Monday, September 28, 2015


Basic Daylight Exposure

Exposure Tips

Middle Gray

Middle gray is the universal measurement standard in photographic cameras. To calibrate light meters, whether in a camera or hand held, the 18% gray card was conceived. It is assumed that the measurement taken by a meter gives the exposure for a shot so that some of the light reflected by the object measured is equivalent to middle gray.[4] However, many note that modern cameras generally treat 12-13% gray as "middle gray".

18% gray card - rgb(124,124,124),  #7C7C7C


Evaluative is the default setting.
The camera sets the exposure automatically to suit the scene, taking into consideration both dark and light areas. It's considered good for evenly backlit subjects like portraiture and landscapes. It's also the way to go when you're not sure which metering mode to use. This is the reason why it's the default setting for fully automatic camera settings.

Center weight setting
Center-weighted metering assigns the greatest weight for exposure from the middle area of the frame. Therefore, it's good for times when your main subject is in the middle of the frame and you want to take a quick exposure.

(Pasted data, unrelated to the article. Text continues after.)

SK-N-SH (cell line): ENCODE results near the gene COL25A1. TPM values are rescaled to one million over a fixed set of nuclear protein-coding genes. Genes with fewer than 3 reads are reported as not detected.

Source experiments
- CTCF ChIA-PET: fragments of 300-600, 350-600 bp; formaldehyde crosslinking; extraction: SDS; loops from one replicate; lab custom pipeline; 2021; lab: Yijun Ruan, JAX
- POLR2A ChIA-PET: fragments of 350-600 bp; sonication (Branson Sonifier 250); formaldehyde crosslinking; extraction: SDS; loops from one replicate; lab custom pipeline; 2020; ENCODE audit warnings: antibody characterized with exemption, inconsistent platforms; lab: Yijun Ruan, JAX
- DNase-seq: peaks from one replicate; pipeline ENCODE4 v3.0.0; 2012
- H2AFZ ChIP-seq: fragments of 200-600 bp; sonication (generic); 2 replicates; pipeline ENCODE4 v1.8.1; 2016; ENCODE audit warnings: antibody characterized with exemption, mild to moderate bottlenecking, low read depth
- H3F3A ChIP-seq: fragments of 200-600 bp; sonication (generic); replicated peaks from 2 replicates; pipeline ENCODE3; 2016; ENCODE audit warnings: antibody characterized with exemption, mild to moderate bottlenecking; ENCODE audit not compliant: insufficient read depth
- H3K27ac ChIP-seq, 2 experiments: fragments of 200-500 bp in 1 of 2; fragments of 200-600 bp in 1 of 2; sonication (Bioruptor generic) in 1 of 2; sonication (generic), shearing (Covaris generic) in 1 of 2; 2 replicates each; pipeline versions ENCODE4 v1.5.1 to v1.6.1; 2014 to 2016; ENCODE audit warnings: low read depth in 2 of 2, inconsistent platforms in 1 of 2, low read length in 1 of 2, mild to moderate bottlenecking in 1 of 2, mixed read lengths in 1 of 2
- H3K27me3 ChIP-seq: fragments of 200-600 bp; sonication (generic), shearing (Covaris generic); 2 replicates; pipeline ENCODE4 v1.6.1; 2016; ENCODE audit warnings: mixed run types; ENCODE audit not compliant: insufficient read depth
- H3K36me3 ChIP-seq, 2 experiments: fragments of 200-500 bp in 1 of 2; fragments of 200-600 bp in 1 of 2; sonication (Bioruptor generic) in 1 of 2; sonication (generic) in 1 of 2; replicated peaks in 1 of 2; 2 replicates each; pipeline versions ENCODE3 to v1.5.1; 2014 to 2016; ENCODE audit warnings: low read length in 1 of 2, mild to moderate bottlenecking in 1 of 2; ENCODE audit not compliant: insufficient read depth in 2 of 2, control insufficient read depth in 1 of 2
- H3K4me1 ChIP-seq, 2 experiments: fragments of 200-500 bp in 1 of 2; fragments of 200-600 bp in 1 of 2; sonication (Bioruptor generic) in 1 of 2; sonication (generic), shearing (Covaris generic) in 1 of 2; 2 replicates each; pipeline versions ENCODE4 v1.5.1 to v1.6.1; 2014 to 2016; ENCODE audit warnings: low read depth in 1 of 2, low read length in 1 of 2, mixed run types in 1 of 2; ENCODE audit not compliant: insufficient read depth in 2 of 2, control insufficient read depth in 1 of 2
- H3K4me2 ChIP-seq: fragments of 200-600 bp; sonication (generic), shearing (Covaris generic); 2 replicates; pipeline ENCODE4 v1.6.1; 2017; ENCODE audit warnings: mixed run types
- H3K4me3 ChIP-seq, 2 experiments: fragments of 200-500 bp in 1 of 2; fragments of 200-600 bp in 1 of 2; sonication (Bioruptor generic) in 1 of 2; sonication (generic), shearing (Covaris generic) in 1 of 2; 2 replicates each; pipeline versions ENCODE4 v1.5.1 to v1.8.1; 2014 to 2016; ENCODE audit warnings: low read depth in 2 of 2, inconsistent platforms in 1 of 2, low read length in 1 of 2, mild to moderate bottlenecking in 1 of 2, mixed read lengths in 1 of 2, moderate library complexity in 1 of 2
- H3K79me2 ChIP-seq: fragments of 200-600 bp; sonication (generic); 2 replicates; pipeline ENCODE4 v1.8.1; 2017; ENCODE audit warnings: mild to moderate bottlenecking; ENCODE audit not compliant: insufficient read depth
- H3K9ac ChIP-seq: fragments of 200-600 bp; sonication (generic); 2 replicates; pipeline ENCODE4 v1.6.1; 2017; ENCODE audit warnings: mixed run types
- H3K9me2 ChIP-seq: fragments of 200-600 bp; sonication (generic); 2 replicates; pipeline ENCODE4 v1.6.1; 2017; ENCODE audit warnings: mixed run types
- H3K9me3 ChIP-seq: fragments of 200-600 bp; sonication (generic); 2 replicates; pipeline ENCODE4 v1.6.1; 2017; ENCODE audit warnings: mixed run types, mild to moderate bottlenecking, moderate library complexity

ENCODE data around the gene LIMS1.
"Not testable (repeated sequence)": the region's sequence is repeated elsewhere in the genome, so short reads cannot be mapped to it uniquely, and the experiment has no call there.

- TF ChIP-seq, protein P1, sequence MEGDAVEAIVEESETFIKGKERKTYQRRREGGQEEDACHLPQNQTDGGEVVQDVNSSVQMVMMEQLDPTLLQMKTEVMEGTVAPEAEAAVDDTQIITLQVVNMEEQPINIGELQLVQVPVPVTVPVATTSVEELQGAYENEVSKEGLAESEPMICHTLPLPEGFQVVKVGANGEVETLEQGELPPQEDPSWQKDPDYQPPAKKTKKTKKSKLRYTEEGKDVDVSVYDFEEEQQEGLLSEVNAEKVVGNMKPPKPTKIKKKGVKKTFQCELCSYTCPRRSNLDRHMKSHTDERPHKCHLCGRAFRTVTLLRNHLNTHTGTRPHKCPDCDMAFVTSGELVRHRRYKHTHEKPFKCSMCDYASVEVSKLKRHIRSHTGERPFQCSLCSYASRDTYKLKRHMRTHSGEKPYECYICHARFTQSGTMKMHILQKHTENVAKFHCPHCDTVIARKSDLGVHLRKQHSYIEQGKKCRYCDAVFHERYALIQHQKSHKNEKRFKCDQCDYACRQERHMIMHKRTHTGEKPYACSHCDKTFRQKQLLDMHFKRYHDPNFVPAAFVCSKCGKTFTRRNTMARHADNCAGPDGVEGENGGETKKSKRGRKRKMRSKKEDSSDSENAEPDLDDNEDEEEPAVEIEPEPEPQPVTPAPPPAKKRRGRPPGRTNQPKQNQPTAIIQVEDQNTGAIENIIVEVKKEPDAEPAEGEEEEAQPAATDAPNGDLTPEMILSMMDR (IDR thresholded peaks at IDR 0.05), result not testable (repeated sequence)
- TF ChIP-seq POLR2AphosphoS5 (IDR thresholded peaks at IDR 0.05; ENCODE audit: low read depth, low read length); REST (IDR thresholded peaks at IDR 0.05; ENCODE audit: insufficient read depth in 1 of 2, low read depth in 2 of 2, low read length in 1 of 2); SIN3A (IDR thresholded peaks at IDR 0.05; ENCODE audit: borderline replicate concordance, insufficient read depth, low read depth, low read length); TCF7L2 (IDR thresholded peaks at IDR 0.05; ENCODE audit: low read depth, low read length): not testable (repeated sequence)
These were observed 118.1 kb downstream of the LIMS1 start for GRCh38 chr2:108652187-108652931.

Center weighted metering would be effective when you have a bright background or backlit subject. For example, if you were taking a photograph of a persons face on a sunny day at the beach. You wouldn't want the strong background light, or the white sand, to effect the exposure on their face. As long as the persons face was correctly exposed, that's all that matters. It's times like this, you would choose center weighted metering.

Spot/Partial setting
Partial (Canon) metering should be used when you want to take an exposure reading on a specific area. It takes the reading from a very small area in the middle of your composition.  Use this for macro shots.

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